Emirates recently increased its capacity between Dubai and Washington Dulles by replacing the Boeing 777-300ER with a double-decker Airbus A380. This is in response to United Airlines pulling out of that particular market after JetBlue (which codeshares with Emirates) won a recent government contract. Emirates is the largest customer of the A380 and has been using them to expand service in many other markets, too. Los Angeles will be getting its second daily A380 from Emirates in July.
So if the A380 is heading to Washington, DC, why don’t we see it in Seattle, Washington? Emirates announced a codeshare agreement with Alaska Airlines late last year, and it operates twice daily service with a Boeing 777-200LR and a Boeing 777-300ER. It sounds very similar to the IAD and LAX situations.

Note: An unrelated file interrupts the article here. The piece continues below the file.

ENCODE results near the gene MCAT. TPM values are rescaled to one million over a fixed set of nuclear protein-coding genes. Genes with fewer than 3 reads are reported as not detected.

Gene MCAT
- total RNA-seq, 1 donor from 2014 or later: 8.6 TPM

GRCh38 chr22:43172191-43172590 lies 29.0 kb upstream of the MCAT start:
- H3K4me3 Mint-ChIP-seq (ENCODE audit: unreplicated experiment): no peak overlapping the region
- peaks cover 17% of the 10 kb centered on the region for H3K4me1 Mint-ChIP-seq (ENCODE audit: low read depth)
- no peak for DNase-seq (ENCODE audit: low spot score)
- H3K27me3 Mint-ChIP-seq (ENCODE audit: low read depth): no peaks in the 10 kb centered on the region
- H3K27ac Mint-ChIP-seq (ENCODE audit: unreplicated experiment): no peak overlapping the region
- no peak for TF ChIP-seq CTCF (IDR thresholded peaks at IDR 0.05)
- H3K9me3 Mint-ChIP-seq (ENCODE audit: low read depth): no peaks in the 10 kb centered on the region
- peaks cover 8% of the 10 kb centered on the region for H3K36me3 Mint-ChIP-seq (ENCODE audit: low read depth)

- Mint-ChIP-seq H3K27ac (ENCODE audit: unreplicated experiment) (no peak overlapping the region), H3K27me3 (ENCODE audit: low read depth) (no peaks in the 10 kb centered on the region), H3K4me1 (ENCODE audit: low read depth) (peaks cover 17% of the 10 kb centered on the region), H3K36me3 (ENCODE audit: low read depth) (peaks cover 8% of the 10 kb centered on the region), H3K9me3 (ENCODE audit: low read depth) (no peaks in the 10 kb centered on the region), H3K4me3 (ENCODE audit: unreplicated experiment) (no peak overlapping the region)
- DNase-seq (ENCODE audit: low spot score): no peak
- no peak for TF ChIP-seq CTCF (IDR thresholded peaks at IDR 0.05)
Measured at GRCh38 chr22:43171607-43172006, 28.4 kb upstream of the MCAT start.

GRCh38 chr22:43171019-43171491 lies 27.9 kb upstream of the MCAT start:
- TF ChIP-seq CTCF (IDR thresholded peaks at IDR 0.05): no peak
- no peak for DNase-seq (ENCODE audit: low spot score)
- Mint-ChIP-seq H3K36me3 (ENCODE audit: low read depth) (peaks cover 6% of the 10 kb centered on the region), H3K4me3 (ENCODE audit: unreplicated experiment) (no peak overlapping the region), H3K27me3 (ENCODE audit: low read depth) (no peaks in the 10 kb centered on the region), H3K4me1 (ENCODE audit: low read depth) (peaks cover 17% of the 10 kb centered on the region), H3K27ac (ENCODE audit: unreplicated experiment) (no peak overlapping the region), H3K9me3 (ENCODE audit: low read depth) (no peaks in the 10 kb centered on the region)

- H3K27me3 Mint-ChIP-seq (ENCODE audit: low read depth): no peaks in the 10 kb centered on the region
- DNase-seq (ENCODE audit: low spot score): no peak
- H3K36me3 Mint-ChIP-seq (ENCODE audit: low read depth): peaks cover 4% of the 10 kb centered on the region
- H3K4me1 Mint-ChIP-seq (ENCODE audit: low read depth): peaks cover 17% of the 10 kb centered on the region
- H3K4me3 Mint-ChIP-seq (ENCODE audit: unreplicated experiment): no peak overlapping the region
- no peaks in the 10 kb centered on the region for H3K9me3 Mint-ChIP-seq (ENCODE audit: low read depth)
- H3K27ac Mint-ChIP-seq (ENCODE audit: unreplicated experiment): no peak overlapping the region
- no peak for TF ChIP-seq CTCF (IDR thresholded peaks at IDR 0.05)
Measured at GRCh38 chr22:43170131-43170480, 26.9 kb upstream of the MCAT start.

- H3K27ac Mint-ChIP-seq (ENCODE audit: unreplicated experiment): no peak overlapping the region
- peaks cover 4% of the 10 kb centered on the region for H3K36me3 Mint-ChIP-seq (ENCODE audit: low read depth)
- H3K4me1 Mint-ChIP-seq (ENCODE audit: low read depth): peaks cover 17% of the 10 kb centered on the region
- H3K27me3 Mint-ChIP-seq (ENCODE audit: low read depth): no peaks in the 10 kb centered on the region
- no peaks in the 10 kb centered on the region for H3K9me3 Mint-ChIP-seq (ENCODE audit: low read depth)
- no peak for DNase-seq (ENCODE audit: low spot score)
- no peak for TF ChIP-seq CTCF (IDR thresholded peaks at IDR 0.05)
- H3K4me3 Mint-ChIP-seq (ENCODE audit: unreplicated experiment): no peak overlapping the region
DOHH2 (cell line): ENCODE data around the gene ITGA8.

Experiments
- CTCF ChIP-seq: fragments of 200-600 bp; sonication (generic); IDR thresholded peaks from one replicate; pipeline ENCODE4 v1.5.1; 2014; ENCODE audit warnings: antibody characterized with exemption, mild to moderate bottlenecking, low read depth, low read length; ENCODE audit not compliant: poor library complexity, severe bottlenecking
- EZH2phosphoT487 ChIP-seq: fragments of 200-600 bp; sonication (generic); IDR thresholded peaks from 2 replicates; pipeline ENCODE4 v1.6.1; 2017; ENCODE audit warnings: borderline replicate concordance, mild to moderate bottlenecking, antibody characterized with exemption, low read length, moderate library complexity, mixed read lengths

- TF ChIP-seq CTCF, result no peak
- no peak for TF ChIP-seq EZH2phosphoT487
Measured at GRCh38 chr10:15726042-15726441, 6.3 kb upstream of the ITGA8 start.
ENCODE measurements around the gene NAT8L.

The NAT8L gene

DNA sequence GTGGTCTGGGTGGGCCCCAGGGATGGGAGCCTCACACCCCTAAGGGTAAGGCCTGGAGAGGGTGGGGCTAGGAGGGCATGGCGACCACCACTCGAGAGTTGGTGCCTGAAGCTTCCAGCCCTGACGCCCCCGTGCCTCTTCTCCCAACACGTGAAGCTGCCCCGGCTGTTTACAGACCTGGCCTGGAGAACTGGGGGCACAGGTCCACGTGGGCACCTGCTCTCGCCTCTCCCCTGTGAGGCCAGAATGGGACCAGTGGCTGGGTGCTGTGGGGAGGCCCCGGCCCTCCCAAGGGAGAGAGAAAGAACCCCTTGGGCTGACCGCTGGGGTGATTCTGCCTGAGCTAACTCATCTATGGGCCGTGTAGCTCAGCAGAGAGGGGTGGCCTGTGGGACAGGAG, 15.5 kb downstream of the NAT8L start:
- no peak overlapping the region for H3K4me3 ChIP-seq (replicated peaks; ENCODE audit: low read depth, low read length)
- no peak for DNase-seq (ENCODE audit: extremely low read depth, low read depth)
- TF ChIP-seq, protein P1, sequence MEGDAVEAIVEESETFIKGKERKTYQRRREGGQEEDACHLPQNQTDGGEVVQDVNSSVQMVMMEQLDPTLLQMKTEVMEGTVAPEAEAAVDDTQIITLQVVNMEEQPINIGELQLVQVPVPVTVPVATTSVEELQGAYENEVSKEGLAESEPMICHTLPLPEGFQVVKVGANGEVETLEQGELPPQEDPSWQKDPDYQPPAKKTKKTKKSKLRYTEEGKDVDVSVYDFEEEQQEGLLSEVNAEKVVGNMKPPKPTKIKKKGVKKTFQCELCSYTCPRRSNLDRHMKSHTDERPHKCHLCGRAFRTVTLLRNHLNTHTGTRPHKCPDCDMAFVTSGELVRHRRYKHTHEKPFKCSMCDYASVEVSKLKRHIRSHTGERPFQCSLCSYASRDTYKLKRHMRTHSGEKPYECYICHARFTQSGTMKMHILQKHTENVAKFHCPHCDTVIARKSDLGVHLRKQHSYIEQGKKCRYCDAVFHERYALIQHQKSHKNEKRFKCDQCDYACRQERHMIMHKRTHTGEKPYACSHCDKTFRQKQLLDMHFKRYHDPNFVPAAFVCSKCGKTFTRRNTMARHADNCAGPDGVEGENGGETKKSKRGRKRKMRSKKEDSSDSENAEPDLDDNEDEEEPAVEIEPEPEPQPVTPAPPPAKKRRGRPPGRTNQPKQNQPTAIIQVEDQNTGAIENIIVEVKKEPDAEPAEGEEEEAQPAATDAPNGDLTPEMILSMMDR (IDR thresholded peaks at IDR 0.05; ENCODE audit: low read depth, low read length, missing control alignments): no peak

Except that for all the aviation buzz around here, the airport is just too small to operate an A380 with regularity. The large wingspan would require closing down an adjacent runway and some taxiways for safety reasons. It would also take up two gates. To be clear, the A380 can land at Sea-Tac if it needs to, but it would be a major inconvenience.
This puts Emirates in a bind. It can replace the 777-200LR with another 777-300ER, but after that there is no way to grow unless it adds a third flight. Given how popular Emirates is with some of Alaska Airlines’ customers, I can imagine we’d all love to have the A380 show up. It’s not just the first class suites and onboard shower but also the lie-flat business class cabin. On both 777 models Emirates offers only an angled flat seat in business, and it has a 2-3-2 configuration that makes aisle access more challenging.
For now, at least, I’ll continue to connect somewhere like Los Angeles or San Francisco before I travel on Emirates using my Alaska miles.